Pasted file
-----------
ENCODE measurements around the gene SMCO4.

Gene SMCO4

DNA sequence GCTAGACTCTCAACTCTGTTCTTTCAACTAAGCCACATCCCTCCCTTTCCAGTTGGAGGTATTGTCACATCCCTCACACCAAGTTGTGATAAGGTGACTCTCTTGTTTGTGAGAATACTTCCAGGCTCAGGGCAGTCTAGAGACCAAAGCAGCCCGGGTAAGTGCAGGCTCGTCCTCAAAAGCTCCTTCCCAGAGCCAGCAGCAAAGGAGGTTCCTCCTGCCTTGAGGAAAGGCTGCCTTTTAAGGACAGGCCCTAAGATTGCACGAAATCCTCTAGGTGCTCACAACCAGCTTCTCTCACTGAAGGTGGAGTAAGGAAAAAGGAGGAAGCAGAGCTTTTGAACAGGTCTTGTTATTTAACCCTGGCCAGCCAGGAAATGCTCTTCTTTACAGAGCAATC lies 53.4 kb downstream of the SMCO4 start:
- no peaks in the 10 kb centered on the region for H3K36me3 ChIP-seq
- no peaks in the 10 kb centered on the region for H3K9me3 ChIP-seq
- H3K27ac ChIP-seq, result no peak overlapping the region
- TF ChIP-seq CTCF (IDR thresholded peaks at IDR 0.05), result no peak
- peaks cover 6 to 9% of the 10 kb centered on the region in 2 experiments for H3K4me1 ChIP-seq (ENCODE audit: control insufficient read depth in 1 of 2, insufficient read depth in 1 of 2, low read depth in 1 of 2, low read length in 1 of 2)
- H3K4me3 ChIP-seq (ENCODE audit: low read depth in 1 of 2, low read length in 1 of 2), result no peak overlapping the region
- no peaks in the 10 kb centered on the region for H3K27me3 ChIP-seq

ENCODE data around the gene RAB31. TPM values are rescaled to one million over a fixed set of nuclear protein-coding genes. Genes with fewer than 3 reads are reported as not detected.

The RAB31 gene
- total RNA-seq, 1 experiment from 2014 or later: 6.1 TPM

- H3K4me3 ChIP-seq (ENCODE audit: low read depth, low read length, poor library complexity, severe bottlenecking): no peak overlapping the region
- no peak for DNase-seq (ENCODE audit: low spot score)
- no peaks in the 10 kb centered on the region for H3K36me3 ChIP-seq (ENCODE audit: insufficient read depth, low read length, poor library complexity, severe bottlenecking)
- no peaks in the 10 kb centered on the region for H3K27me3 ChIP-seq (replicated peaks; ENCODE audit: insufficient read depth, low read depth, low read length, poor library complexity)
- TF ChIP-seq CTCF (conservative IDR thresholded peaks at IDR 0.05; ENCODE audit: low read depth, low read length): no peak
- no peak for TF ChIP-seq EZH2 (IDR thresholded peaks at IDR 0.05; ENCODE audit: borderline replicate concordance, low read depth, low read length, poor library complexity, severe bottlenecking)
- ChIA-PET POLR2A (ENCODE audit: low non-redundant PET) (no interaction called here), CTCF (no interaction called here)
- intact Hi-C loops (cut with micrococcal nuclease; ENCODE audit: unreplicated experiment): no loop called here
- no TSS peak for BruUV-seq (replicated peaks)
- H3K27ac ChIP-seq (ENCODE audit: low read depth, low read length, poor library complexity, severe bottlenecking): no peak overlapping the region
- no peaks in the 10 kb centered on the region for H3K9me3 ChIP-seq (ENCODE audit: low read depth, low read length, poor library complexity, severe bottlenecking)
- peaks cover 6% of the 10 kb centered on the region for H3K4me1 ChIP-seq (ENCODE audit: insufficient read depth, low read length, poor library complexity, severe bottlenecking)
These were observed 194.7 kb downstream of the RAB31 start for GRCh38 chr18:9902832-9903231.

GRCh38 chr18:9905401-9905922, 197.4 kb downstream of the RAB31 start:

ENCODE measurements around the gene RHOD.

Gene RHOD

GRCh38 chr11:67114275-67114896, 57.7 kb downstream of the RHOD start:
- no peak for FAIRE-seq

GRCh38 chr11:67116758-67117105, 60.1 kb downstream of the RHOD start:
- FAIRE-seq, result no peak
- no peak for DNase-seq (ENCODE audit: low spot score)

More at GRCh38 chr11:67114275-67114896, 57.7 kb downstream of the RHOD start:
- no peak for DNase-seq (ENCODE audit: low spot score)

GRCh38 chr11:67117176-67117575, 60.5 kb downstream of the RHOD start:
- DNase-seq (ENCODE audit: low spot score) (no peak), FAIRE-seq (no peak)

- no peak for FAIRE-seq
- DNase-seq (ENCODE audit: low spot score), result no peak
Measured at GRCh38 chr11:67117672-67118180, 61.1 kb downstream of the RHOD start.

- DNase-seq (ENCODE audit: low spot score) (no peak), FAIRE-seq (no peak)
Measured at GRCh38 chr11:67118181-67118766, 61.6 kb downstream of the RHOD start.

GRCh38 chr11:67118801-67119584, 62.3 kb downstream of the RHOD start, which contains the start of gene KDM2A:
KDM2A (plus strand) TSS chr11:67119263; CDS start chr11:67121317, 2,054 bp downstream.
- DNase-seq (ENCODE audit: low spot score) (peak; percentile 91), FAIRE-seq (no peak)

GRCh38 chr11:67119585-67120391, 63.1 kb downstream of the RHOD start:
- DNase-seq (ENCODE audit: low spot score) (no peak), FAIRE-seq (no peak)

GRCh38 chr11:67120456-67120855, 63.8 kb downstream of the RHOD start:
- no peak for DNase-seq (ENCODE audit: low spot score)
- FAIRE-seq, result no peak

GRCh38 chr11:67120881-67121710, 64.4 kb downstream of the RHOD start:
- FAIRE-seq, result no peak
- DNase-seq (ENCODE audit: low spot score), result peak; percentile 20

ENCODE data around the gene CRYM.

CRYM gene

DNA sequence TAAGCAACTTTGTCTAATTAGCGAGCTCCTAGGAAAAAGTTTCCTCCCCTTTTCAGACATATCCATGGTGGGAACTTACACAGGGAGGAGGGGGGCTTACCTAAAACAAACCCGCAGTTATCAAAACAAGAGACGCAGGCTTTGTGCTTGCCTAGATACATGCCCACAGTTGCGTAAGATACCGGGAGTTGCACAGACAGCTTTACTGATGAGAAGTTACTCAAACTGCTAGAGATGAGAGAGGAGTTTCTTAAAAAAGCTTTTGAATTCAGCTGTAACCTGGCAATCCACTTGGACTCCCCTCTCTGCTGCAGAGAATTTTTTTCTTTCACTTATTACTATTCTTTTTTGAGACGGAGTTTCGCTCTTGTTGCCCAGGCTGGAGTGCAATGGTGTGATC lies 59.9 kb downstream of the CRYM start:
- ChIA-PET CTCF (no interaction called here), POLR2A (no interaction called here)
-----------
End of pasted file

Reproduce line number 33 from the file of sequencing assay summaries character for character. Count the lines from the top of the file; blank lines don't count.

- FAIRE-seq, result no peak